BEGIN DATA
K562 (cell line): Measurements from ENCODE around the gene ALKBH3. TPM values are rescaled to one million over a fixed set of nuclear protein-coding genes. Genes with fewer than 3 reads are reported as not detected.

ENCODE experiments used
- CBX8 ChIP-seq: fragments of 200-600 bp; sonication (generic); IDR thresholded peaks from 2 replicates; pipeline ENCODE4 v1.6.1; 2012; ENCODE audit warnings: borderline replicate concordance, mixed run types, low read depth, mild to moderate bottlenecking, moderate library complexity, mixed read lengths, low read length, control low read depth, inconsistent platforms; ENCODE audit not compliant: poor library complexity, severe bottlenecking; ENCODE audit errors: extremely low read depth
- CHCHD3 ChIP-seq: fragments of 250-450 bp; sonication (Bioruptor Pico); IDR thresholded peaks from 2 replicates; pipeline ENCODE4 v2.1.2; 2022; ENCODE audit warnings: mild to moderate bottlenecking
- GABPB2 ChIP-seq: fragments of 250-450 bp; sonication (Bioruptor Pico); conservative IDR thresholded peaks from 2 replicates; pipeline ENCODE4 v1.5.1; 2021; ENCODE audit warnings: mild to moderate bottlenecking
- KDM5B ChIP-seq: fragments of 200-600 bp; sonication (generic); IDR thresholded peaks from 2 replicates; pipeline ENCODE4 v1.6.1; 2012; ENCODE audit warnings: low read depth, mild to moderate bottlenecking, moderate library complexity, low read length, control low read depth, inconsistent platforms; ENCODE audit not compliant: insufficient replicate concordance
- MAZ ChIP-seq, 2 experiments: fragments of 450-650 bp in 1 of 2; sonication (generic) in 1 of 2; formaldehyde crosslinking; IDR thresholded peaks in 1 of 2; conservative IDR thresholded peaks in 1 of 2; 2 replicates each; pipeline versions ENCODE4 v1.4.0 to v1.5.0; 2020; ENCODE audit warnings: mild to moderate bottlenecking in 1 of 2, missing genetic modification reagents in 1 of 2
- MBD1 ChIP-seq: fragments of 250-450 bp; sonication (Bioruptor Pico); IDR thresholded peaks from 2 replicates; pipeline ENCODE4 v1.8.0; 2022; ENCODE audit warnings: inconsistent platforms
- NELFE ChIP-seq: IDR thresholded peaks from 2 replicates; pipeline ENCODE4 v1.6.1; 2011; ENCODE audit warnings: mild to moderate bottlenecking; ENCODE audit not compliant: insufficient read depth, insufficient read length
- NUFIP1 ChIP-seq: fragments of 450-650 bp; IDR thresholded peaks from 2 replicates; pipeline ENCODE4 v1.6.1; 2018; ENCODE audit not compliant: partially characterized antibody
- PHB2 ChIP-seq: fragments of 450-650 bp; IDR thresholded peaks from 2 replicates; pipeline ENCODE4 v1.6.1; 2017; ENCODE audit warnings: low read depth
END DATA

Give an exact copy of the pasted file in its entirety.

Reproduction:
K562 (cell line): Measurements from ENCODE around the gene ALKBH3. TPM values are rescaled to one million over a fixed set of nuclear protein-coding genes. Genes with fewer than 3 reads are reported as not detected.

ENCODE experiments used
- CBX8 ChIP-seq: fragments of 200-600 bp; sonication (generic); IDR thresholded peaks from 2 replicates; pipeline ENCODE4 v1.6.1; 2012; ENCODE audit warnings: borderline replicate concordance, mixed run types, low read depth, mild to moderate bottlenecking, moderate library complexity, mixed read lengths, low read length, control low read depth, inconsistent platforms; ENCODE audit not compliant: poor library complexity, severe bottlenecking; ENCODE audit errors: extremely low read depth
- CHCHD3 ChIP-seq: fragments of 250-450 bp; sonication (Bioruptor Pico); IDR thresholded peaks from 2 replicates; pipeline ENCODE4 v2.1.2; 2022; ENCODE audit warnings: mild to moderate bottlenecking
- GABPB2 ChIP-seq: fragments of 250-450 bp; sonication (Bioruptor Pico); conservative IDR thresholded peaks from 2 replicates; pipeline ENCODE4 v1.5.1; 2021; ENCODE audit warnings: mild to moderate bottlenecking
- KDM5B ChIP-seq: fragments of 200-600 bp; sonication (generic); IDR thresholded peaks from 2 replicates; pipeline ENCODE4 v1.6.1; 2012; ENCODE audit warnings: low read depth, mild to moderate bottlenecking, moderate library complexity, low read length, control low read depth, inconsistent platforms; ENCODE audit not compliant: insufficient replicate concordance
- MAZ ChIP-seq, 2 experiments: fragments of 450-650 bp in 1 of 2; sonication (generic) in 1 of 2; formaldehyde crosslinking; IDR thresholded peaks in 1 of 2; conservative IDR thresholded peaks in 1 of 2; 2 replicates each; pipeline versions ENCODE4 v1.4.0 to v1.5.0; 2020; ENCODE audit warnings: mild to moderate bottlenecking in 1 of 2, missing genetic modification reagents in 1 of 2
- MBD1 ChIP-seq: fragments of 250-450 bp; sonication (Bioruptor Pico); IDR thresholded peaks from 2 replicates; pipeline ENCODE4 v1.8.0; 2022; ENCODE audit warnings: inconsistent platforms
- NELFE ChIP-seq: IDR thresholded peaks from 2 replicates; pipeline ENCODE4 v1.6.1; 2011; ENCODE audit warnings: mild to moderate bottlenecking; ENCODE audit not compliant: insufficient read depth, insufficient read length
- NUFIP1 ChIP-seq: fragments of 450-650 bp; IDR thresholded peaks from 2 replicates; pipeline ENCODE4 v1.6.1; 2018; ENCODE audit not compliant: partially characterized antibody
- PHB2 ChIP-seq: fragments of 450-650 bp; IDR thresholded peaks from 2 replicates; pipeline ENCODE4 v1.6.1; 2017; ENCODE audit warnings: low read depth